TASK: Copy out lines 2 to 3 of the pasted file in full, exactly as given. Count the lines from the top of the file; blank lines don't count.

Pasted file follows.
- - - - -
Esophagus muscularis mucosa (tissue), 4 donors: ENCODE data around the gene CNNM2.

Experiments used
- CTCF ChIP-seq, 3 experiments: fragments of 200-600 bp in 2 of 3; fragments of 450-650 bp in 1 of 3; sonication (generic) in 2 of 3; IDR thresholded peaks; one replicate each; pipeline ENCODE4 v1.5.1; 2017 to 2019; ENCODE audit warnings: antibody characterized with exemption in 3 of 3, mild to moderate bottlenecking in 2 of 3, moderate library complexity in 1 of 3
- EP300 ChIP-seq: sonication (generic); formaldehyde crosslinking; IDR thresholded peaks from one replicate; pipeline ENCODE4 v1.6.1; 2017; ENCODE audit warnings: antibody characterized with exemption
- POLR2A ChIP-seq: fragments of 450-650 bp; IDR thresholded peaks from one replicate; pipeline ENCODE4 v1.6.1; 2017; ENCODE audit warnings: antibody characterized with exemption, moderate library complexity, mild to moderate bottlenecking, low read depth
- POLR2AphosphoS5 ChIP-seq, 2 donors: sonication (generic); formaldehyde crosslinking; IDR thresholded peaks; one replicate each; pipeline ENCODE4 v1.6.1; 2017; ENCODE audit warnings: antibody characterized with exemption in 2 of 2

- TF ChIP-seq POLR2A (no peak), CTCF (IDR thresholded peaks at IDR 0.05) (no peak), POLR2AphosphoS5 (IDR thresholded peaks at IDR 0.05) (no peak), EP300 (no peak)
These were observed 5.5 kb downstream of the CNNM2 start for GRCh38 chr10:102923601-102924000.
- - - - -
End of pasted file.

Experiments used
- CTCF ChIP-seq, 3 experiments: fragments of 200-600 bp in 2 of 3; fragments of 450-650 bp in 1 of 3; sonication (generic) in 2 of 3; IDR thresholded peaks; one replicate each; pipeline ENCODE4 v1.5.1; 2017 to 2019; ENCODE audit warnings: antibody characterized with exemption in 3 of 3, mild to moderate bottlenecking in 2 of 3, moderate library complexity in 1 of 3